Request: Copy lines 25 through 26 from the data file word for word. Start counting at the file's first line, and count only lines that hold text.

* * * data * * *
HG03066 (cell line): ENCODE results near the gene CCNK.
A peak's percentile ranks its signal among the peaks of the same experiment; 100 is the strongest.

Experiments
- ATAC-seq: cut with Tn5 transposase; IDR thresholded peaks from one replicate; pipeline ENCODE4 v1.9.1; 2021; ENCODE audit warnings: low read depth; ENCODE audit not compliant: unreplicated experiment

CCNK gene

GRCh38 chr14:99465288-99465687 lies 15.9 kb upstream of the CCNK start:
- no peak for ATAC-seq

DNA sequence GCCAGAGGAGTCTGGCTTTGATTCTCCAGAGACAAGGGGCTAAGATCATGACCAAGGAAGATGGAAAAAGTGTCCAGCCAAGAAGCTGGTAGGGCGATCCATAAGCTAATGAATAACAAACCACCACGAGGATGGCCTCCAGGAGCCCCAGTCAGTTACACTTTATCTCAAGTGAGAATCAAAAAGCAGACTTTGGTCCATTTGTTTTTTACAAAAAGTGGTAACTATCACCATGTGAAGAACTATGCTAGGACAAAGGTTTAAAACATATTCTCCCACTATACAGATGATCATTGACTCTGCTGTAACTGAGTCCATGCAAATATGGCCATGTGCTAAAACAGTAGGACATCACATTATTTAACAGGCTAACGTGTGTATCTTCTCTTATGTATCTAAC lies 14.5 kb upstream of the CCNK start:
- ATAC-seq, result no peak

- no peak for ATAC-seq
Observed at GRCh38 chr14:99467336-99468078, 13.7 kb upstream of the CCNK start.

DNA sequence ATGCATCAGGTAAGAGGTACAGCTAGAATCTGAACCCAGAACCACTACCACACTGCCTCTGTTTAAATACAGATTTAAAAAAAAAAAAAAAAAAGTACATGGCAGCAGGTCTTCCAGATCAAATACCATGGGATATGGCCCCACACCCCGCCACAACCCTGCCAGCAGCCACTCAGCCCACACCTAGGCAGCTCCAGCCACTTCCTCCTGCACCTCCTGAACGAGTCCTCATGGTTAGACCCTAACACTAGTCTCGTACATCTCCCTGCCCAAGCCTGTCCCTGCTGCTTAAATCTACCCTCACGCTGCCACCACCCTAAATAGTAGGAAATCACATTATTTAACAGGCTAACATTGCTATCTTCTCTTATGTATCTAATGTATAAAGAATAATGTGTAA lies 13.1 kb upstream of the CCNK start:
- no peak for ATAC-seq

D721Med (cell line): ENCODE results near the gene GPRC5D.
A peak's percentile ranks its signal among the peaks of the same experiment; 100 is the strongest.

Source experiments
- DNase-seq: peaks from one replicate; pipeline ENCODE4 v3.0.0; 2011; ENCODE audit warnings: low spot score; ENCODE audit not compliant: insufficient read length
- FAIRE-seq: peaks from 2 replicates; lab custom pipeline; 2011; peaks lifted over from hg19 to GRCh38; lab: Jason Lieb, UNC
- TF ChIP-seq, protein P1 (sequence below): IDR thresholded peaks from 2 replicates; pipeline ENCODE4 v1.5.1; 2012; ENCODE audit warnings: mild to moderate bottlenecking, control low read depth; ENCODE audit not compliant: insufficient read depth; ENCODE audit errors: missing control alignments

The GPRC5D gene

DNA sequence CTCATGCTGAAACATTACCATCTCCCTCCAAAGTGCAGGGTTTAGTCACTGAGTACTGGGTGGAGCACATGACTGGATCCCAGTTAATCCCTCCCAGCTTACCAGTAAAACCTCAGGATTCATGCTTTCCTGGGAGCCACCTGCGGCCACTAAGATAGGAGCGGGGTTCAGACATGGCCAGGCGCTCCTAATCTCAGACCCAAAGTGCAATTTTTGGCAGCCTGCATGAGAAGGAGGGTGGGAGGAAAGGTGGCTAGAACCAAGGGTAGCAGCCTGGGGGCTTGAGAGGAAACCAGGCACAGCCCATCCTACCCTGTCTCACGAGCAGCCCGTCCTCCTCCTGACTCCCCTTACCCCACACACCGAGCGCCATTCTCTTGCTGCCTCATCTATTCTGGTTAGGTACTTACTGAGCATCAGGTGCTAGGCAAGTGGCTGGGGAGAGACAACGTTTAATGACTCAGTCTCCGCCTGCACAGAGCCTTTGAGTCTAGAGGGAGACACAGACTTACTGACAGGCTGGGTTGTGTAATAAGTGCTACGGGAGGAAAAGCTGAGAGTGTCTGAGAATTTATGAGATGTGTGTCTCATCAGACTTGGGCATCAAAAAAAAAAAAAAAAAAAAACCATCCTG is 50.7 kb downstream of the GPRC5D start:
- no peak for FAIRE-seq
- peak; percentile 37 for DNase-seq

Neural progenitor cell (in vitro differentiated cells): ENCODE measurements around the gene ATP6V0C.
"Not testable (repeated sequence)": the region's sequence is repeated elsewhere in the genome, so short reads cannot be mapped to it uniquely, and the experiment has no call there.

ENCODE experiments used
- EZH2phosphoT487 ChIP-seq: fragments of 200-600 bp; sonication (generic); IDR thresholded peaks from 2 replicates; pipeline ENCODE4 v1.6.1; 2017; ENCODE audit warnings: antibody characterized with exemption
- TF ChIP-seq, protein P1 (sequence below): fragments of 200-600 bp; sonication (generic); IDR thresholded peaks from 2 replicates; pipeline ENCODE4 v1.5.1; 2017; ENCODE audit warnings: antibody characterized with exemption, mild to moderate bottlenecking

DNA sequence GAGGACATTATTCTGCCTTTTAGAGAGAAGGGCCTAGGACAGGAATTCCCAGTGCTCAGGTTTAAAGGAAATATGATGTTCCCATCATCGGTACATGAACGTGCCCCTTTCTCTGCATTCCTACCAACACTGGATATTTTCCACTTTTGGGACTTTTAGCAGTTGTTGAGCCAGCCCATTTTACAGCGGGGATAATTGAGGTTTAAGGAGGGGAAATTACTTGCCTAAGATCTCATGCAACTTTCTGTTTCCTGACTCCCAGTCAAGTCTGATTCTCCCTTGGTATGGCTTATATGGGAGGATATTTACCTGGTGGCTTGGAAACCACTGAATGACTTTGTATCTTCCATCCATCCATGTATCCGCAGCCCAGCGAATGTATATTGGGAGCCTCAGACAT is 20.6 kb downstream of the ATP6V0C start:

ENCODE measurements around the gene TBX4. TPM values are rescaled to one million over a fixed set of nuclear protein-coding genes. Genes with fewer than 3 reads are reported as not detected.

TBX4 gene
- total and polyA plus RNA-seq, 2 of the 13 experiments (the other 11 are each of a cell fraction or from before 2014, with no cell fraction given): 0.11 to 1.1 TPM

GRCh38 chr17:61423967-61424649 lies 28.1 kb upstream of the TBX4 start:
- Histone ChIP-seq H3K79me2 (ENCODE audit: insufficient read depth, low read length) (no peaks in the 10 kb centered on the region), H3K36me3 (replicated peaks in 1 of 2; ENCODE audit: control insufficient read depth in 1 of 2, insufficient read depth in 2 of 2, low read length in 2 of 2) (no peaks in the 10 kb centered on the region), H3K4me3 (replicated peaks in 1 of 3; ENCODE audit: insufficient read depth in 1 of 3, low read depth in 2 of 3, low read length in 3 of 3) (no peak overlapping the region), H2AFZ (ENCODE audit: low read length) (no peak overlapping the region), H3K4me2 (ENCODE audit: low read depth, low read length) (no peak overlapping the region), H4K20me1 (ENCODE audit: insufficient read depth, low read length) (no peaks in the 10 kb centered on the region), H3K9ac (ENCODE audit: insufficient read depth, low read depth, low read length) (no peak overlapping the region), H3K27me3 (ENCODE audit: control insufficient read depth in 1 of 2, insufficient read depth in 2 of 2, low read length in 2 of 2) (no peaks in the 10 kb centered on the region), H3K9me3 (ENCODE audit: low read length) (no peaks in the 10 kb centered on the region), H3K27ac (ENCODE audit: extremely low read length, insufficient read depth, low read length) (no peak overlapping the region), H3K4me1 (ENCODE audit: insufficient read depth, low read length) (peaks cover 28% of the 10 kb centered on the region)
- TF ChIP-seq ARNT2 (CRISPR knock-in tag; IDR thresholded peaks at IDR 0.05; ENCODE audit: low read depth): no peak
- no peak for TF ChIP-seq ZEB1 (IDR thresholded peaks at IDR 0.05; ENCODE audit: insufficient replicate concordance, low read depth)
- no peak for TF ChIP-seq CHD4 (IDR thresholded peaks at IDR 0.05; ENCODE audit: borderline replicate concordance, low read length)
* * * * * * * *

"Not testable (repeated sequence)": the region's sequence is repeated elsewhere in the genome, so short reads cannot be mapped to it uniquely, and the experiment has no call there.

ENCODE experiments used